Ford Fiesta (© Image © Ford)

It even self-corrects for cambers in the road. Clever stuff. But wisely, they haven't forgotten comfort. Engineers invented new types of suspension components here, to isolate the roughness of roads without blocking their feel. Supple absorbency gives a big-car, irritation-free feel, while spot-on damping flows along undulating roads with composure. Zetec-S variants get a sports set-up, which is even more roll-free. The ride is more tautly-controlled, with no extra harshness but stiffer control of body motions. All for less roll: it's superb fun. Flingable, always composed, darty and agile, this is quasi-sportiness at its best. Only through bigger potholes is it stiff: the grown-up dynamism is worth it.


Ford Fiesta (© Image © Ford)

Ford craved a 'big car' feel here. Not just in more space, although it is roomier, has good rear space and a 295-litre boot. No, in giving the refinement and solidity of a top-end Mondeo, too. The colourfully-trimmed seats are supportive, well-padded. The driving position is exemplary and fully-adjustable. Control placement is uncompromised and grown up.With impressive refinement and dynamic confidence too, it means a small car unphased by high miles - but with all the fun attributes of compactness. The punchy interior reflects this, with a contoured look that's very distinctive. The centre console, with mobile phone looks and logic, is a pleasure to use.

Ford Fiesta (© Image © Ford)

Lower-dash plastics are a bit hard and shiny, but the top half is soft-touch, upmarket and can be had in some really out-there colours. We liked the purple, matching launch-special 'Hot Magenta' paint that's inspired by the Verve concept's hue. It's light and airy up front, with intrusion-free windscreen pillars and tiny additional quarterlights.Noise levels are low; at speed, it's the low-geared engines that give out most noise. But ignore Ford's claims of an £8,695 lead-in price. The effective entry model is the £10,395 Style +, which has air con as standard. Best-selling will be the sporty-look Zetec; our Zetec S added a superb bodykit, larger wheels and a rear spoiler.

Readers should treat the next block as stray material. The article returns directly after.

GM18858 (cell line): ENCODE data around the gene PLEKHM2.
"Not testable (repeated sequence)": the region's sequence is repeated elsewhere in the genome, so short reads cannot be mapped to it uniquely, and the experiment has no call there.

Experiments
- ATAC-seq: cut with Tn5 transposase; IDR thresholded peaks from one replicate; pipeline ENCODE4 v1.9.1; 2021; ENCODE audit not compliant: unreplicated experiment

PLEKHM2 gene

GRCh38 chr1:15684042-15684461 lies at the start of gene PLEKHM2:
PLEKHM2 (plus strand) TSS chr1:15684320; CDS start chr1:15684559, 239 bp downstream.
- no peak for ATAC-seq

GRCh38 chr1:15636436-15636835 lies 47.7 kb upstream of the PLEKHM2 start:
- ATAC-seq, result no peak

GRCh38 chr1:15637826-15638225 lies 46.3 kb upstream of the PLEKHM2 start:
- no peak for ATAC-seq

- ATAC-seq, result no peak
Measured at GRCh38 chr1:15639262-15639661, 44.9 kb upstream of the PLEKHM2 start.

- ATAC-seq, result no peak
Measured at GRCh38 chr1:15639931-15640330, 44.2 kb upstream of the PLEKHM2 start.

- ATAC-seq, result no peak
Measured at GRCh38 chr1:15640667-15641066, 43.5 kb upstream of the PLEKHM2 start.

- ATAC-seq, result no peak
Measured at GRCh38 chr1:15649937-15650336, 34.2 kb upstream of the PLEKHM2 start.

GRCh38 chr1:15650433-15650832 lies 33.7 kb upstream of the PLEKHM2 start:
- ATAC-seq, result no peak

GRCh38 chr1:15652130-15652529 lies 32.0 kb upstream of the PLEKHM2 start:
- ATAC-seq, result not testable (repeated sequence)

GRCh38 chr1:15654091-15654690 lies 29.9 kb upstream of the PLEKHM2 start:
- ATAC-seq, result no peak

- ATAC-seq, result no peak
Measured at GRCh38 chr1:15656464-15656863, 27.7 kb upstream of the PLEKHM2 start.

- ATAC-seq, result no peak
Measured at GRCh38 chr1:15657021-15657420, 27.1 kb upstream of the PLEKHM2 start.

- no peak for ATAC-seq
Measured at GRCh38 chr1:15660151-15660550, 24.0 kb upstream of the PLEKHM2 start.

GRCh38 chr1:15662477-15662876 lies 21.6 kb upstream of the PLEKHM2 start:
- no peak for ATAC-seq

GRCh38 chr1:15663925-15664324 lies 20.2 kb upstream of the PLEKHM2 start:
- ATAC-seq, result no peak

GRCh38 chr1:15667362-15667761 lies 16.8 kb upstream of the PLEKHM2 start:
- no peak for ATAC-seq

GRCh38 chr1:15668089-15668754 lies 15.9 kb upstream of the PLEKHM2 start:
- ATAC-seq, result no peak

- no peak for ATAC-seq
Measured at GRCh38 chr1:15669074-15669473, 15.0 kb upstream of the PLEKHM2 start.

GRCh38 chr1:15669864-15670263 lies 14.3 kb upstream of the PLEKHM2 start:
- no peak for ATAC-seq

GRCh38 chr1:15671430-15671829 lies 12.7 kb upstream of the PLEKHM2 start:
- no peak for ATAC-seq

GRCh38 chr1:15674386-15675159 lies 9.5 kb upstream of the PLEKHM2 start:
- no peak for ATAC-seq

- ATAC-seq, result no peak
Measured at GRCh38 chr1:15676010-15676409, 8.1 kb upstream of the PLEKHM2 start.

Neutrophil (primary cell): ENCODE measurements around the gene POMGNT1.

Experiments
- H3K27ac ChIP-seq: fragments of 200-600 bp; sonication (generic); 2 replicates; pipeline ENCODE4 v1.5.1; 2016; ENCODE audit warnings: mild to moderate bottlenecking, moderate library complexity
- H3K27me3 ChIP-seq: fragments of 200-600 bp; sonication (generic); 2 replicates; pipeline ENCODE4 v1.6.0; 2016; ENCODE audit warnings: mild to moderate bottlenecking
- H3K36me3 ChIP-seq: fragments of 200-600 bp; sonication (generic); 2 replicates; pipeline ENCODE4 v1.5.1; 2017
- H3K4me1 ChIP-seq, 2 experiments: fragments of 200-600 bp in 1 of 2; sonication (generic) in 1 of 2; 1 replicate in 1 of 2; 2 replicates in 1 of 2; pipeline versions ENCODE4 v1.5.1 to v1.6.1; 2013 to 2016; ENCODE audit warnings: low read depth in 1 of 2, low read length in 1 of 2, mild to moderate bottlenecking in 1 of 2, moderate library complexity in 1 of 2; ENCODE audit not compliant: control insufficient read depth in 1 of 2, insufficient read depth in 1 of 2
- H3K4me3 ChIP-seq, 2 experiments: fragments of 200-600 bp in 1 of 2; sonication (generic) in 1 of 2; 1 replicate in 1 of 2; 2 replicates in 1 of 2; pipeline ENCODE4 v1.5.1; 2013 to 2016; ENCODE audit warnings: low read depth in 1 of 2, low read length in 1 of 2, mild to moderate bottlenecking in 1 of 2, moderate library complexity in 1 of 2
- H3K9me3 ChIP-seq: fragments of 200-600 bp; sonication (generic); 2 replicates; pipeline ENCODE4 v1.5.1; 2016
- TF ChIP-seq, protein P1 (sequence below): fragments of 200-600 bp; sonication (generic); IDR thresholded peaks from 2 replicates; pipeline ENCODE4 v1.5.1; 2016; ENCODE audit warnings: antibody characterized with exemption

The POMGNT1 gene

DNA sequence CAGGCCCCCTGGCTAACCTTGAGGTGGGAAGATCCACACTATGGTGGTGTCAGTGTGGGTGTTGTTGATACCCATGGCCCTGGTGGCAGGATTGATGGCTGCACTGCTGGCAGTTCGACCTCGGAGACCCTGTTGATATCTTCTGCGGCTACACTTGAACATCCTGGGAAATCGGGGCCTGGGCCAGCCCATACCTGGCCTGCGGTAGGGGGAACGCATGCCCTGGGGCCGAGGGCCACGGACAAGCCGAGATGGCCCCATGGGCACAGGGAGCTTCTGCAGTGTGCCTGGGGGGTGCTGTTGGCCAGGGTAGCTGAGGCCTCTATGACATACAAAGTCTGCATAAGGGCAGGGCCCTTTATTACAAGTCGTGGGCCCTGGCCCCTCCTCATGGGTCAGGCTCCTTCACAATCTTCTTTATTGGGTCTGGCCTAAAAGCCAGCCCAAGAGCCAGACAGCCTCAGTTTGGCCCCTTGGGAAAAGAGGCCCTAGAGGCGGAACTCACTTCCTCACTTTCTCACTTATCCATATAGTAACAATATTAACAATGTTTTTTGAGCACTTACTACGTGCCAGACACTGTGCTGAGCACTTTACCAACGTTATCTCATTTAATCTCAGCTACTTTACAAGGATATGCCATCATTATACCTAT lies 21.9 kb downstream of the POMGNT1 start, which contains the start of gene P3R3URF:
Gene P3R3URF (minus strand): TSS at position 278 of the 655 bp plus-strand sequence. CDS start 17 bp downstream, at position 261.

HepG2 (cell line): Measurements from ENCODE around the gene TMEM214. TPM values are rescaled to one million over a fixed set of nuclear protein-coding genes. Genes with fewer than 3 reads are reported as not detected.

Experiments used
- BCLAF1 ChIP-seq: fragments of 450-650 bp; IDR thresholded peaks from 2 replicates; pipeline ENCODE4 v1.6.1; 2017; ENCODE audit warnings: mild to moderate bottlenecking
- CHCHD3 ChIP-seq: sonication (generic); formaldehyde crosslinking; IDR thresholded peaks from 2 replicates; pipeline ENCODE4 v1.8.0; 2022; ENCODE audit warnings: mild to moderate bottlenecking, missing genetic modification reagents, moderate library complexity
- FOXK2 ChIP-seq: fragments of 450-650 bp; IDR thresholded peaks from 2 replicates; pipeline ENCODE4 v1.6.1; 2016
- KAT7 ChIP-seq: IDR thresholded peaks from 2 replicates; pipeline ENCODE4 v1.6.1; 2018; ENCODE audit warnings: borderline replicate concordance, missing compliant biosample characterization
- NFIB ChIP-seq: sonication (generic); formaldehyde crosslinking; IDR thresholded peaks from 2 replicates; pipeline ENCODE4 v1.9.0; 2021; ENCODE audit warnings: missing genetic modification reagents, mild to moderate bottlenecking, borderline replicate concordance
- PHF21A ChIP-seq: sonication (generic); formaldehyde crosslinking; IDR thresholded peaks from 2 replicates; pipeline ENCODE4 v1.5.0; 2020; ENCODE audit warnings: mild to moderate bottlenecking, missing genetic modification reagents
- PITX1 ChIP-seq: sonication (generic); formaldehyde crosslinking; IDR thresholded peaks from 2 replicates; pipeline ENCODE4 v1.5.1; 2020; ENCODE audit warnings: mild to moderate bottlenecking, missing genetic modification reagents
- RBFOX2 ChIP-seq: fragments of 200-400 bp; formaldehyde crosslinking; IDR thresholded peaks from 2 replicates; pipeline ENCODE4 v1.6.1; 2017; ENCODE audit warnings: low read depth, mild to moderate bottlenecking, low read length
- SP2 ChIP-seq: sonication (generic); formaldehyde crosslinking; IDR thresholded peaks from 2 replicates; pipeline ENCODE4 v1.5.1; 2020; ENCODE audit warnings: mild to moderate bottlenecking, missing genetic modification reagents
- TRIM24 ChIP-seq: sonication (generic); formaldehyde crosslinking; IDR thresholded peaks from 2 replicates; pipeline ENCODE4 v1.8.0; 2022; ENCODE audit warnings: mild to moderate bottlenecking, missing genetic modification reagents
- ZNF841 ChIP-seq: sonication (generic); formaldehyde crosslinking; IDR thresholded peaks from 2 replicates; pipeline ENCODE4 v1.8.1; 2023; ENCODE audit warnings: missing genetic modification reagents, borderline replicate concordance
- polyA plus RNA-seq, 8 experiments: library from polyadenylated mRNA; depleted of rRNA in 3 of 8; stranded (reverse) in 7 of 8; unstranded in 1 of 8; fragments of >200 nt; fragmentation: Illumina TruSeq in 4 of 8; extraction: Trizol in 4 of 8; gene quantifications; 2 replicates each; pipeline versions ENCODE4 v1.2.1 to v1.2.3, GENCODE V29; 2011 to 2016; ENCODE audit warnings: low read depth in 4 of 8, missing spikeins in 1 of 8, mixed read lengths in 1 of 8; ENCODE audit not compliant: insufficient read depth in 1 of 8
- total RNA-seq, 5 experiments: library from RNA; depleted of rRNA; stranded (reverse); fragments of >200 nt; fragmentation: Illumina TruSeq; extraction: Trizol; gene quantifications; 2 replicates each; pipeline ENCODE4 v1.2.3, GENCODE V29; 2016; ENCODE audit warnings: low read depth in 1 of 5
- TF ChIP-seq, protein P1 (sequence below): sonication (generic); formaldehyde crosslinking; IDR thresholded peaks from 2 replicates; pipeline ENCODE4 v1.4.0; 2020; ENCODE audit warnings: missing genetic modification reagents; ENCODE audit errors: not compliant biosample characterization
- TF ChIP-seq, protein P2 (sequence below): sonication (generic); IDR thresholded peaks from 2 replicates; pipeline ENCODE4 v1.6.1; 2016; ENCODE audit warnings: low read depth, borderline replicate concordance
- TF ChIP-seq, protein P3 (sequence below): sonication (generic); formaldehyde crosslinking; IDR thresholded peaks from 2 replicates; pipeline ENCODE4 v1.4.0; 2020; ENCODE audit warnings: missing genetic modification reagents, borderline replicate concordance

Economy and Safety

Ford Fiesta (© Image © Ford)

A stiffer shell, over half of which is high-strength steel (the highest ratio for any Ford) means the company expects five Euro NCAP stars. The de rigueur knee airbag is standard on all, but ESP remains optional for all, at £300. Yet, despite more safety and noise-reducing gear, the Fiesta is 40kg lighter.Which, with more efficient engines and smoother bodywork, means much greater economy. The fizzy 1.6 petrol returns 47.9mpg and emits 139g/km of CO2. That's low. Even better, the 1.6 TDCi does 65.7mpg, and emits a class-wowing 110g/km. Skoda's far slower Fabia GreenLine needs loads of green trickery to emit just 1g/km less.

MSN Cars Verdict 5/5

Ford Fiesta (© Image © Ford)

Does the new Fiesta do anything wrong? Well, both test engines needed taller fifth gears. Riding peace is disturbed occasionally in town on 16-inch wheels. Seats fold flat in one-touch, but the resulting space isn't flat. The effective entry price is not £8,695, but £10,395. The electric mirror control is dated. There are no grab handles.Hardly fundamental stuff. The overriding result here is of a superb, class-leading car. It's the best supermini out there. It drives like no other, is more economical and cheaper to run, holds its value. Above, all, just look at it. Ford's got it sewn up. If not, there's a hundred other reasons why the Fiesta should top your list.

Ratings out of five: Ford Fiesta
Ride & handling*****
Fuel economy*****
MSN Cars verdict*****

Need to know
Petrol Engine
1.6-litre petrol
Power (bhp) 120@6,000rpm
Torque (lb/ft) 112@4,050rpm
0-62 (secs) 9.9
Top speed (mph) 120
Combined mpg 47.9
C02 emissions (g/km)/tax (%)139/15%

Gallery: new Ford Fiesta
All of our Ford First Drives
Vauxhall Corsa
Peugeot 207
Mazda 2